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ENVIRONMENTAL REVIEWS AND CASE STUDIES: Diplomats and Refugees: Panda Diplomacy, Soft “Cuddly” Power, and the New Trajectory in Panda Conservation

  • Kathleen Carmel Buckingham (a1), Jonathan Neil William David (a1) and Paul Jepson (a1)

China's practice of gifting and loaning giant pandas has been given new impetus as a result of damage to panda-conservation facilities caused by the 2008 Sichuan earthquake and China's rise as an economic power. We suggest that a new, third phase of panda diplomacy is under way that is distinct from the previous two. Phase 1 during the Mao era (in the 1960s and 1970s) took the form of China gifting pandas to build strategic friendships. Phase 2 followed Deng Xiaoping's rise to power in 1978 when gifts became gift loans involving a capitalist lease model based on financial transactions. In the emerging phase 3, panda loans are associated with nations supplying China with valuable resources and technology and symbolize China's willingness to build guanxi—namely, deep trade relationships characterized by trust, reciprocity, loyalty, and longevity. Notable is the correlation of guanxi loan deals with nations supplying resources and technologies to China in the aftermath of the 2008 earthquake in panda habitat. As captive breeding resumes with the completion of repairs to the earthquake-damaged Wolong Breeding center, we predict that panda diplomacy will increase and that panda conservation, more than ever, will be the outcome of a complex, dynamic interplay among politics, markets, and conservation science.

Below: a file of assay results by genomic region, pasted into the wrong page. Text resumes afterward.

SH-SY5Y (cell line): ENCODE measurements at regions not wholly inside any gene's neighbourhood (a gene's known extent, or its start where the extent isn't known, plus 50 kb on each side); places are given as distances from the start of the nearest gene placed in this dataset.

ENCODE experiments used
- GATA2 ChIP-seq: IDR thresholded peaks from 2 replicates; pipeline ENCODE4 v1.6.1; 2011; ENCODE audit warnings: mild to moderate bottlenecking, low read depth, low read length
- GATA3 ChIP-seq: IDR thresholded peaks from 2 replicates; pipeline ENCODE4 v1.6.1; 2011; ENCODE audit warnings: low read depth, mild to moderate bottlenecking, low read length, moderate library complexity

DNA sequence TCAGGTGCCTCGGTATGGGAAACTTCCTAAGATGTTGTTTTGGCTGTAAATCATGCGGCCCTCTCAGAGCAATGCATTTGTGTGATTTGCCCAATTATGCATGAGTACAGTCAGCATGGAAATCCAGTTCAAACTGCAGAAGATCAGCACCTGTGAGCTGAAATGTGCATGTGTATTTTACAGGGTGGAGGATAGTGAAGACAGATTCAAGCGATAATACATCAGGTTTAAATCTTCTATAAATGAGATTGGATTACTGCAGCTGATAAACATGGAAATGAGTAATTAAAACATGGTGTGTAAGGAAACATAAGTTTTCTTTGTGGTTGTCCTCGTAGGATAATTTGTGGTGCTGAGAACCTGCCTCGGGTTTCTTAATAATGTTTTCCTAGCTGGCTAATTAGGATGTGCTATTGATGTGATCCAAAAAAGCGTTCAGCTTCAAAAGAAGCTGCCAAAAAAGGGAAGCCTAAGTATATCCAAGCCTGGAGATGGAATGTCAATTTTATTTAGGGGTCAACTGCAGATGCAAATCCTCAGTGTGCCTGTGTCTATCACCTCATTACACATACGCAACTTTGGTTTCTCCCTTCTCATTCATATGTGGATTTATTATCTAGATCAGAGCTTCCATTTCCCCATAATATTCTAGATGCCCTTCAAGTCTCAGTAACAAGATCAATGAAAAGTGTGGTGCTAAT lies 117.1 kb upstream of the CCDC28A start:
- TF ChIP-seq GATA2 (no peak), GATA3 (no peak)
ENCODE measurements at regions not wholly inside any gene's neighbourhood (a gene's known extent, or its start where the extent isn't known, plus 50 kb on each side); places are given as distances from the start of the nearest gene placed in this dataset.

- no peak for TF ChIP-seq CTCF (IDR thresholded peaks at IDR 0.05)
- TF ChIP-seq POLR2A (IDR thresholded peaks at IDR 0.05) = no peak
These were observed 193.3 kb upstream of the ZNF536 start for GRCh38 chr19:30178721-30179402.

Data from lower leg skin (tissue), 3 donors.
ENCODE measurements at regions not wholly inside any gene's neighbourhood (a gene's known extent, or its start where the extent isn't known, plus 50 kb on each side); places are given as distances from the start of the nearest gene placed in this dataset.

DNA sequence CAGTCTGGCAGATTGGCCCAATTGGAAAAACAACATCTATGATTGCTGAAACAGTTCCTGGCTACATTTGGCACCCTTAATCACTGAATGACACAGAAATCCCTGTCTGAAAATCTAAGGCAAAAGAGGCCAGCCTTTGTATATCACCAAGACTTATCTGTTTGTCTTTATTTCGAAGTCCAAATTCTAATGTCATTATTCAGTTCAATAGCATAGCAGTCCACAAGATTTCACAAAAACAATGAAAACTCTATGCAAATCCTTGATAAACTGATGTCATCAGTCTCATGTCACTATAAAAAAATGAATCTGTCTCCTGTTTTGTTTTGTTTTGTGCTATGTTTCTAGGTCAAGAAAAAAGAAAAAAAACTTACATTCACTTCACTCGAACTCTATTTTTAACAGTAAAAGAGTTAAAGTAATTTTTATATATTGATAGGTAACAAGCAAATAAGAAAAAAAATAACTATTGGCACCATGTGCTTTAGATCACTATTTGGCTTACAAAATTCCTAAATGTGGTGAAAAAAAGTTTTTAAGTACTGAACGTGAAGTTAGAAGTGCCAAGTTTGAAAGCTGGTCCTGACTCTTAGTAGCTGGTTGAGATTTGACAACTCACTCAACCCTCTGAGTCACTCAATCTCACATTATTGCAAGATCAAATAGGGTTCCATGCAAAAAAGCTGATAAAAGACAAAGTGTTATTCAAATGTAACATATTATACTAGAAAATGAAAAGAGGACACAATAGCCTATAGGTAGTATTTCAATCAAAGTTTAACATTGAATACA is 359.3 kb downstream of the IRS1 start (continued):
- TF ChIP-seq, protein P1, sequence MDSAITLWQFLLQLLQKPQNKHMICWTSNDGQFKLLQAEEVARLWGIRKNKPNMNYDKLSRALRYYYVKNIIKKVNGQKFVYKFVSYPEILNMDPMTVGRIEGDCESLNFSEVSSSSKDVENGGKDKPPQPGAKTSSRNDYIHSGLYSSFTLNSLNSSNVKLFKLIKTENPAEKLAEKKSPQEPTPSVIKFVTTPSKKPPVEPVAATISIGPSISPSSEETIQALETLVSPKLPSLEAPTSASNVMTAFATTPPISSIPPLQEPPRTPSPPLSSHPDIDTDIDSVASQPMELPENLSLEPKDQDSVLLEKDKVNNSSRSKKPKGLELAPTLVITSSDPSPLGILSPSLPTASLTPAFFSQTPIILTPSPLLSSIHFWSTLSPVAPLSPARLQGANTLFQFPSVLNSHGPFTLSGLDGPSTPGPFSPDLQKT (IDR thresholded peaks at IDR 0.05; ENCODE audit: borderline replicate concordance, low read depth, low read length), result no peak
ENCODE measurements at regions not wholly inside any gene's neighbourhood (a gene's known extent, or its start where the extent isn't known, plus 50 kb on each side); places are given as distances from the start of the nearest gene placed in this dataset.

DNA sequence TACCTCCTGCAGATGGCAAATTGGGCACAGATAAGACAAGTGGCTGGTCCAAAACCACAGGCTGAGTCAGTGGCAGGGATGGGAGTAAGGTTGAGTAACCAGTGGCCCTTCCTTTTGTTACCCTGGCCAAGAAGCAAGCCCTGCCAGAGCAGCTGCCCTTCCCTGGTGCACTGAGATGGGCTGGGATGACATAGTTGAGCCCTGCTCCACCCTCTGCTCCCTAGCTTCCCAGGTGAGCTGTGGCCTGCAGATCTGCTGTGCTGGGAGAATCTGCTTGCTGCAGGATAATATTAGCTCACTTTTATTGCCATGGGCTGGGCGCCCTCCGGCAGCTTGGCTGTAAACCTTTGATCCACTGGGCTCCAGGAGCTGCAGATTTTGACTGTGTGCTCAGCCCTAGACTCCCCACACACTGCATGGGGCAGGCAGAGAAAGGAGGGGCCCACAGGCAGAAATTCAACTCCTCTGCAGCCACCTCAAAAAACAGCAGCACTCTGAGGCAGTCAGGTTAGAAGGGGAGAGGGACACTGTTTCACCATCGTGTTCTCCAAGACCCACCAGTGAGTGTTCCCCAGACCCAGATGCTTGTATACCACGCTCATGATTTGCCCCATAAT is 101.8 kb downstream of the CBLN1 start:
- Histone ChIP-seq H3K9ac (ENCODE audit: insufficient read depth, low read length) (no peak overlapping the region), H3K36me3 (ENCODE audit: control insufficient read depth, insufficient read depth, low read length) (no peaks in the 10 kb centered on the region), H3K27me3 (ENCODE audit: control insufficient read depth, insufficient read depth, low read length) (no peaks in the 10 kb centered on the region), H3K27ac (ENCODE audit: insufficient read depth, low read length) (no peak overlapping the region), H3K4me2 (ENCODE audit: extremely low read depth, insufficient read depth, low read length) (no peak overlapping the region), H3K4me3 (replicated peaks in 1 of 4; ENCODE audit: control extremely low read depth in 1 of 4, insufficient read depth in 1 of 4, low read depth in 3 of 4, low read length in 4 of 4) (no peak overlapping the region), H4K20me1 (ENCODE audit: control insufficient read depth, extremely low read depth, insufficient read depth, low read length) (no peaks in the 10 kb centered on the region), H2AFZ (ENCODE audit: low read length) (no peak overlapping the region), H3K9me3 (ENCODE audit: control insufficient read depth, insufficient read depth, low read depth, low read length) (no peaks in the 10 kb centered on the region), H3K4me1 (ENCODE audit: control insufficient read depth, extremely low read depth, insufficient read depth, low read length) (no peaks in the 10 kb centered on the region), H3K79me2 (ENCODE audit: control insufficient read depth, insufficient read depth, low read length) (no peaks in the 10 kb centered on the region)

Environmental Practice 15:262–270 (2013)

Corresponding author
Kathleen Carmel Buckingham, University of Oxford, School of Geography and the Environment, South Parks Road, Oxford OX1 3QY, United Kingdom; (e-mail)
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Environmental Practice
  • ISSN: 1466-0466
  • EISSN: 1466-0474
  • URL: /core/journals/environmental-practice
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